Netrin-1, a factor produced by the extracellular matrix, drives the production and accumulation of fibrocytes, a fibrosis-promoting cell type in patients with systemic sclerosis (SSc)-induced pulmonary fibrosis, according to a study by Yale University School of Medicine researchers.
Fibrocytes are cells that often reside in the extracellular matrix — the mesh-like scaffold surrounding cells — and have been linked to several inflammatory conditions. The extracellular matrix is known to be more than just a supportive structure — it secretes factors that might affect disease — but little is known about how it might interact with inflammatory cells.
A way to study such possible interplay is by using decellularized matrixes, isolated from both SSc patients and healthy controls. In their study, “Netrin-1 Regulates Fibrocyte Accumulation in the Decellularized Fibrotic Sclerodermatous Lung Microenvironment and in Bleomycin-Induced Pulmonary Fibrosis,“ Yale researchers noted that lung matrixes from SSc patients displayed abnormal anatomical features, enhanced stiffness, and an atypical composition of matrix proteins.
Researchers isolated mononuclear cells, a mix of various immune cells, from the blood of healthy individuals, and cultured them on the decellularized scaffolds derived from the SSc patients. They found that matrixes from patients triggered the development of fibrocytes to a greater extent than those from healthy individuals.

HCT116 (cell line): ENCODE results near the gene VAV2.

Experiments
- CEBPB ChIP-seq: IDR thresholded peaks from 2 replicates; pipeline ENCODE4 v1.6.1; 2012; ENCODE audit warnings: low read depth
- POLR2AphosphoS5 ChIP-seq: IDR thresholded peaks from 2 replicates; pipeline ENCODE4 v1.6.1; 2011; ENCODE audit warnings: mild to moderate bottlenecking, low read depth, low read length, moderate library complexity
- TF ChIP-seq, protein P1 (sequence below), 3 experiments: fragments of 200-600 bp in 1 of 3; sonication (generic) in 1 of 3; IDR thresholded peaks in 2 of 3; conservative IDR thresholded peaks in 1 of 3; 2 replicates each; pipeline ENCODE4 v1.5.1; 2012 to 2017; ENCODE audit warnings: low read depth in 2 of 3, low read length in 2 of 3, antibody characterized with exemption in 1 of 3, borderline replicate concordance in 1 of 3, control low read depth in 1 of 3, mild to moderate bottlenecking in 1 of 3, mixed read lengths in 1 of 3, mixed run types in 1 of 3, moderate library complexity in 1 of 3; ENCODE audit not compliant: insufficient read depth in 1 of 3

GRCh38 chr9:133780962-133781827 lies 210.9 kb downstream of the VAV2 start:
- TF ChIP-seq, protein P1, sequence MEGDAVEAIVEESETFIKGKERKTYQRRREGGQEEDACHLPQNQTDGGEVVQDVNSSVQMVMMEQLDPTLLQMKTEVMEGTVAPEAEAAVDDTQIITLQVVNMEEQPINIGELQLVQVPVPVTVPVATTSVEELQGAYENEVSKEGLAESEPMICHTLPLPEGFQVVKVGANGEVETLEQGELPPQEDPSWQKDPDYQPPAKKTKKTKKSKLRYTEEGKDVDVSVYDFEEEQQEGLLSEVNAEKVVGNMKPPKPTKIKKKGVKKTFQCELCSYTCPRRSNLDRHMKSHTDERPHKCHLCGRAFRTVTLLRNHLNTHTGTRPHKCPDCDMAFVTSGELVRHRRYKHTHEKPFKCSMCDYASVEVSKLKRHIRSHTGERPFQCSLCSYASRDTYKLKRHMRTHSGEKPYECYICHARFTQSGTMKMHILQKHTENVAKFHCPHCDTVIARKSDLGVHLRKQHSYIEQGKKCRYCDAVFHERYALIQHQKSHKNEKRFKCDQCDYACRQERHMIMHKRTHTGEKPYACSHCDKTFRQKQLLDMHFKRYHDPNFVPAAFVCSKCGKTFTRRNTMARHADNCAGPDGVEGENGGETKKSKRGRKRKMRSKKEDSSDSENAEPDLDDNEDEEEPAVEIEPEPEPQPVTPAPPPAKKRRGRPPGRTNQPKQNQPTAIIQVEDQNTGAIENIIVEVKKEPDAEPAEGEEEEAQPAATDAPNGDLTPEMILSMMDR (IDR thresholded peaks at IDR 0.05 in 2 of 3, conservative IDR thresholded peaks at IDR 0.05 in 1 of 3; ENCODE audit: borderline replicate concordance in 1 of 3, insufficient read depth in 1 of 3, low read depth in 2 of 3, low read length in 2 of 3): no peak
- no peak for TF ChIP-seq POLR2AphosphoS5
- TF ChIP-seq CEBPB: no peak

It also appeared that the matrixes’ enhanced stiffness was driving the development of the fibrotic cell type. When immune cells isolated from the controls were cultured on a synthetic stiff scaffold, more fibrocytes developed compared to cells cultured on a softer matrix.
Findings, published in the journal Arthritis & Rheumatology, indicated that the protein netrin-1 was needed for the development of fibrocytes from the cultured cells grown on the matrix. When netrin-1 was blocked using antibodies, researchers detected fewer fibrocytes in the matrixes.
To confirm the protein’s role, the team also treated mice lacking one netrin-1 gene copy with bleomycin — a common way to induce lung fibrosis in animals. The partly netrin-deficient mice produced less collagen, had less fibrosis, and fewer fibrocytes than their non-deficient counterparts.
Based on these findings, the research team suggested that netrin-1 might be a promising drug target in SSc-related lung fibrosis.